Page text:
Paris in the Roaring Twenties

Estimated reading time: 2 minutes

Using a WABAC to live the bohemian lifestyle in The City of Lights

For as long as I can remember, I’ve been smitten with Paris. My entire Canadian schooling was en francais—down to gym class and math. It’s the first city I conquered solo. Baguettes are where it’s at. And, much to my husband’s chagrin, I used to have Eiffel Tower statues, photos, and tea towels—anything Paris-related—all over our first apartment. To put it mildly, I have a crush on The City of Lights.

With the upcoming release of DreamWorks’ Mr. Peabody & Sherman time-travel flick, teleporting has been at the forefront of my mind as I muse about what era in history I’d like to drop into. When Moses parted the Red Sea? During Marie Antoinette’s tenure at Versailles? Listening to Martin Luther King Jr.’s “I Have a Dream” speech at the Lincoln Memorial? Where do I even start?

Given my love for all things French, if I had a mad-scientist, renaissance-dog—the Mr. Peabody part of Mr. Peabody & Sherman—build me a WABAC (pronounced “way-back”) time machine, I’d ask him to transport me to Paris in the Roaring Twenties, or, as the French say, Les Années Folles. Marked by a dynamism and cultural edge, Paris in the ‘20s was the place to be, a one-stop-shop incubator for early and lasting 20th century ideas. Prosperity was widespread, women were granted the right to vote in many countries all over the world (I can’t believe it took that long), and a blending of arts and technology made everything seem possible.

The French Capital was also a transcontinental stopover for authors and artists. Hemingway did a stint in Paris. As did Scott and Zelda Fitzgerald, Picasso, and Degas, who was born there. The bohème (bohemian) achieve-your-dreams lifestyle was in full force, and all the creative cats chinwagged and pontificated les topics du jour into the wee hours at soirées, in cafes, and while strolling along the Seine.

Viewfinder Tip: Want to relive retro Paris, today? Book a hotel in The Marais. This neighborhood contains some of the oldest buildings in the city.

This is why I’m most drawn to the decade. As someone who’s keenly interested in the arts, dabbling in writing, singing, and painting, I know there would have been a place for me in Paris’ version of the Roaring Twenties. The period’s optimism mirrors my world view and joie de vivire.

In my day-in-the-life of vintage Paris, I’d grab a cafe au lait and a croissant with Hemingway in Montmartre to co-critique our penmanship. In the afternoon, I’d meet Degas on a bench in the Jardin du Luxembourg to nosh on tomato- and cheese-stuffed baguettes while painting miniature boats bobbing in the palace pond. In the evening, I’d dress in flapper fashion—the style du moment—and hit the party circuit with the Fitzgeralds. When the clock strikes midnight, I’d rendezvous with all my pals for a tipple at Dingo Bar, a popular hangout for artsy night owls.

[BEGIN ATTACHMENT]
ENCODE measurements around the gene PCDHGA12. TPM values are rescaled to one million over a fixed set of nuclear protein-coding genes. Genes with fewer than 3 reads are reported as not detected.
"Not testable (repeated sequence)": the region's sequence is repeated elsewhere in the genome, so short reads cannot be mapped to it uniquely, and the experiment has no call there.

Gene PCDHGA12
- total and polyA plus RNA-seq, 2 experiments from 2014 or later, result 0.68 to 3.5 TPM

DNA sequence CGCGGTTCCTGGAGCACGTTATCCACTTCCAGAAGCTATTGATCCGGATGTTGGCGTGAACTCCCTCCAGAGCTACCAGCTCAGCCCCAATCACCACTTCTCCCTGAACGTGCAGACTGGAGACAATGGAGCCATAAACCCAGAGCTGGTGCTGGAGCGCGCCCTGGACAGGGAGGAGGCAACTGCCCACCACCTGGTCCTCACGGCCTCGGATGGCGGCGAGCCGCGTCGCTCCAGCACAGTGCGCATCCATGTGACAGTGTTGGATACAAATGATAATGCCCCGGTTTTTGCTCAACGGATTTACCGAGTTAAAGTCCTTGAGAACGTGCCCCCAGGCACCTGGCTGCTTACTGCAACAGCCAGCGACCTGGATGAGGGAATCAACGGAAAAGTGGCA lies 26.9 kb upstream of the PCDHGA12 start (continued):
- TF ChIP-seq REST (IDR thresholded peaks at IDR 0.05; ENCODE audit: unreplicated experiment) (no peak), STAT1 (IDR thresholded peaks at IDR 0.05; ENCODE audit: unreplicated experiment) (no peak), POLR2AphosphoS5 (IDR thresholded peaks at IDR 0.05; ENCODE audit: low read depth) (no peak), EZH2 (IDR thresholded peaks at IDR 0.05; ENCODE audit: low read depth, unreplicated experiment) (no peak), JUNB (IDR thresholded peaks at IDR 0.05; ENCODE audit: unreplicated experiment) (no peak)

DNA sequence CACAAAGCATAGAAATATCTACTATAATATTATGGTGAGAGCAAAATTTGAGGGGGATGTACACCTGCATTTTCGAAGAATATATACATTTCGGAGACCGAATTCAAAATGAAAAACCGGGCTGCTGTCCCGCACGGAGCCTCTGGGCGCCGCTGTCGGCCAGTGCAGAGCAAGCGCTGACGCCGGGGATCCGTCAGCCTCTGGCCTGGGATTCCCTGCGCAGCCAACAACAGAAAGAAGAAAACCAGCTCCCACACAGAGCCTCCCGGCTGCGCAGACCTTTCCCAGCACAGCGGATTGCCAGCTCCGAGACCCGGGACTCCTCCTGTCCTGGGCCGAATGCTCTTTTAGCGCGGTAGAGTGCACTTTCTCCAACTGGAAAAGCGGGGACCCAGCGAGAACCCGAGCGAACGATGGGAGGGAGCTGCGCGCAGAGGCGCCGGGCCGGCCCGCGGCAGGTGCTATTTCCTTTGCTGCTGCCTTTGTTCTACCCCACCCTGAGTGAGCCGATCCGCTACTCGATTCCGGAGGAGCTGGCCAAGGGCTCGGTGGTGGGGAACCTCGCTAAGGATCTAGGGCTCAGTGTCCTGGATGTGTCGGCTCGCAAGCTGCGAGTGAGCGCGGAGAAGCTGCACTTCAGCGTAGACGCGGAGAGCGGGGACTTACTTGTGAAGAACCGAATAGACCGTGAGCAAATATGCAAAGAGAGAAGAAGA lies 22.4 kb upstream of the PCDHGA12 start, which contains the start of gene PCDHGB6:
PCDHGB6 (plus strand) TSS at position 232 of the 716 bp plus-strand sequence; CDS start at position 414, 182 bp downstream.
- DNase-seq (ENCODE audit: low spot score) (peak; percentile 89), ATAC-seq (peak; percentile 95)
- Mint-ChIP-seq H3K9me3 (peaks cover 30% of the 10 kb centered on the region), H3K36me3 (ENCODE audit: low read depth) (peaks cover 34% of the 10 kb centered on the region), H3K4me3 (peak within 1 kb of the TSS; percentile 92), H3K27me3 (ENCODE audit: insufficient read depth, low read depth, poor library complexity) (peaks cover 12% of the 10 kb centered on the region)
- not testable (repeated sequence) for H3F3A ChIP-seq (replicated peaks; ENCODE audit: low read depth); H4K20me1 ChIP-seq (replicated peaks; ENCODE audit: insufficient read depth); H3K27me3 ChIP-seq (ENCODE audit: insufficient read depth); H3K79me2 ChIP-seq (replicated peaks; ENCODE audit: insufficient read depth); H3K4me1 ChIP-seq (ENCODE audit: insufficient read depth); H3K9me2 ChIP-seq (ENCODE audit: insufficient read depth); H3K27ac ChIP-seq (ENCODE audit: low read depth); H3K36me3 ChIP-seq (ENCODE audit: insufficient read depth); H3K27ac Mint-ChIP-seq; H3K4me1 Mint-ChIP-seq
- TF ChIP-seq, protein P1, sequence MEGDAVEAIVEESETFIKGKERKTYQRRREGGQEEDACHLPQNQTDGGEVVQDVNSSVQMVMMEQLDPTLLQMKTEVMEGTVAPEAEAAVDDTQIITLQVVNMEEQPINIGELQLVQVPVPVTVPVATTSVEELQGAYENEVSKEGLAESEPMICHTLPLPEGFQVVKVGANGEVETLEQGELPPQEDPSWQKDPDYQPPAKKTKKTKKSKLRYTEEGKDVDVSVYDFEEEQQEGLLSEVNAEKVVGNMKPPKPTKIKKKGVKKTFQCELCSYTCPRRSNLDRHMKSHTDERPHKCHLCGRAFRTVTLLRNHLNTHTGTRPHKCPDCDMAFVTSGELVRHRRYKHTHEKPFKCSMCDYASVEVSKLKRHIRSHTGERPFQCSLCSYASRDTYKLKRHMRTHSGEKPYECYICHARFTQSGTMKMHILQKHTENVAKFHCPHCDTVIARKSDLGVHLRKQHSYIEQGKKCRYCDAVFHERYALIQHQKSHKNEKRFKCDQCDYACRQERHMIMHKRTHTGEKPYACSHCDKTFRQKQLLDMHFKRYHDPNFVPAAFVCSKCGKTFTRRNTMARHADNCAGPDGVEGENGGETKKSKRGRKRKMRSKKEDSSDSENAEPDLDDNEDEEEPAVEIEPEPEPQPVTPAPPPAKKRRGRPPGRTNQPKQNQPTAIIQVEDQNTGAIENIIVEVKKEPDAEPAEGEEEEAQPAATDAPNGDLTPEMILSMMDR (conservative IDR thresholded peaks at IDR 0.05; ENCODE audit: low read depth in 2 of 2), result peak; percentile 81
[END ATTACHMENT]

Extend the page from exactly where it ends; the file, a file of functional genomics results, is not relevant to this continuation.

If I had to leave the Roaring Twenties for the present—say for deodorant, toothpaste, or my favorite skin cream—I wouldn’t fret because the best part of Paris is this: Many of the cafes, apartments, hotels, and back alleyways would be the same. The only thing missing would be my 1920’s gang of creative cats. At least with a WABAC, I could jump between eras and keep in touch.

If you had a WABAC machine, into which space-time continuum would you drop?

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Trip Styler

Trish Friesen chose an unlikely profession given her fear of flying and propensity toward car, air, boat, train, and chairlift sickness. Thanks to Gravol, Sea-Bands, and cruise ship stabilizers, the reluctant—yet enthusiastic—jetsetter packs her bag once every two weeks to swim with sharks in the Great Barrier Reef or to sample the latest libation in Portland. Trish unpacks her suitcase in Vancouver, Canada, Eh! where she’s the editor-in-chief of TripStyler.com, a travel lifestyle website for aspiring jetsetters. Find her moonlighting on Expedia, Fodor's, Jetsetter, and as a travel expert on TV while circumventing the globe with her entourage: a MacBook Air, an Olympus camera, and the biggest carry-on she can fit on the plane.

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